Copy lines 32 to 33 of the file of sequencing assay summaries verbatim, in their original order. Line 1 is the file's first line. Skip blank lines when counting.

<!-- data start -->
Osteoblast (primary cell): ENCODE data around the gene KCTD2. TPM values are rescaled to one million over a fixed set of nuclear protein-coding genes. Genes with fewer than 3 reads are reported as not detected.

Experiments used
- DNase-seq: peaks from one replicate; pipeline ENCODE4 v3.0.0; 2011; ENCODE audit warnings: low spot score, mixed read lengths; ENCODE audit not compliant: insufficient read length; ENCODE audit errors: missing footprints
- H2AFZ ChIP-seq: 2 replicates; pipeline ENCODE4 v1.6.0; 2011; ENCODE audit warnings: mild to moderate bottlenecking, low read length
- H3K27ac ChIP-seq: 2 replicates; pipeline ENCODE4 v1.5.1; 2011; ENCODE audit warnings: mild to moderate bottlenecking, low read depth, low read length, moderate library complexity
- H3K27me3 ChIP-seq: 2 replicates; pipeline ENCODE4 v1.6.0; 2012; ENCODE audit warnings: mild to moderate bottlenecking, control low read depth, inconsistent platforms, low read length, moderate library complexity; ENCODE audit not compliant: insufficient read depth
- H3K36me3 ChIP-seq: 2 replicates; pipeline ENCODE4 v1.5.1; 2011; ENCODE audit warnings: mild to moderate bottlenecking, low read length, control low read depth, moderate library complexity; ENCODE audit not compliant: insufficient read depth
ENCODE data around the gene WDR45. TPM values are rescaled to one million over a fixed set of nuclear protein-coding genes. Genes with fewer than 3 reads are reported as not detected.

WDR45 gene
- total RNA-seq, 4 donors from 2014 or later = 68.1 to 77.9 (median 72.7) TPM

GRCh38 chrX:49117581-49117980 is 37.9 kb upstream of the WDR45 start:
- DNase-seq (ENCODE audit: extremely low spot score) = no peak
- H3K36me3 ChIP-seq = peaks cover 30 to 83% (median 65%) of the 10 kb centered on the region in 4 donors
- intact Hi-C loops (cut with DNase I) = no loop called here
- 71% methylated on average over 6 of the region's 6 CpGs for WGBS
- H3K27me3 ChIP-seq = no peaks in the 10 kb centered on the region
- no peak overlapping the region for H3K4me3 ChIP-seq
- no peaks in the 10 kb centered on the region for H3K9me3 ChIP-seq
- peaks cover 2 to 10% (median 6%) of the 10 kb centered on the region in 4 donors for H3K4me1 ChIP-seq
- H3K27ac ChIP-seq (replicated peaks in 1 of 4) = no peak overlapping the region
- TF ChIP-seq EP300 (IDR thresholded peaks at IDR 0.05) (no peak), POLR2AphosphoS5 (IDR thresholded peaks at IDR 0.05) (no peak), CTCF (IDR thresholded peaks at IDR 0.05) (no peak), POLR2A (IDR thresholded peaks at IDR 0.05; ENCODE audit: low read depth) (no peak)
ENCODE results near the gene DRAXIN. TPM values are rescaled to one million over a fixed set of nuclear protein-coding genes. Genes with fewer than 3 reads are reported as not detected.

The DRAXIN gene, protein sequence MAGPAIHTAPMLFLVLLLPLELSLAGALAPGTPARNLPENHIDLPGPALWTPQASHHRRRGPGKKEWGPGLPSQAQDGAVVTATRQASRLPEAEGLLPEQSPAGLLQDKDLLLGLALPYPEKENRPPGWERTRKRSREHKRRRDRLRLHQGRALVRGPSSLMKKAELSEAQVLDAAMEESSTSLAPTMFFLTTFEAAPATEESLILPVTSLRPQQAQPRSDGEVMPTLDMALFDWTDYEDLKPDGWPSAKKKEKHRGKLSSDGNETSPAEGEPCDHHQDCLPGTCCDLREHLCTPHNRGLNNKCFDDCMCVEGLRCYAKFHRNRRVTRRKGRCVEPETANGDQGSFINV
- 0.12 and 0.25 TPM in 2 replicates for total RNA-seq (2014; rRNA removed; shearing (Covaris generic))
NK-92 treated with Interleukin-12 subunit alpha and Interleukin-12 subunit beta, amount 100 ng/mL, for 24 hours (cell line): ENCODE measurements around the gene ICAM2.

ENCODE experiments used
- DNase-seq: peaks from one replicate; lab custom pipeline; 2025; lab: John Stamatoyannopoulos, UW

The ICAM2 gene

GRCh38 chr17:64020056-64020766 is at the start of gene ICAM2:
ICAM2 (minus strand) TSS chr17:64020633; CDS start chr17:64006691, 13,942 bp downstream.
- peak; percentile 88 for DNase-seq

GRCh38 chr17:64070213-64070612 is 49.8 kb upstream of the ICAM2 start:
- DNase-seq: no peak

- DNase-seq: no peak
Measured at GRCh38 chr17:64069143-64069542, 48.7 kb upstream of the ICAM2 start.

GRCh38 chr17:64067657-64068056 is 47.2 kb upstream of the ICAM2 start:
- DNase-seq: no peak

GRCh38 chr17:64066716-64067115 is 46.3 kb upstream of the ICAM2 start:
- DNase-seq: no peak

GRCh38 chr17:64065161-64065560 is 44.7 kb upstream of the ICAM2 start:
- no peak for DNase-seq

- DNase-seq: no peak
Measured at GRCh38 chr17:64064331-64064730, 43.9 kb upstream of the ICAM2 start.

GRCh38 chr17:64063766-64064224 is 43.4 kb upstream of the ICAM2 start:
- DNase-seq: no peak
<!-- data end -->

GRCh38 chr17:64070213-64070612 is 49.8 kb upstream of the ICAM2 start:
- DNase-seq: no peak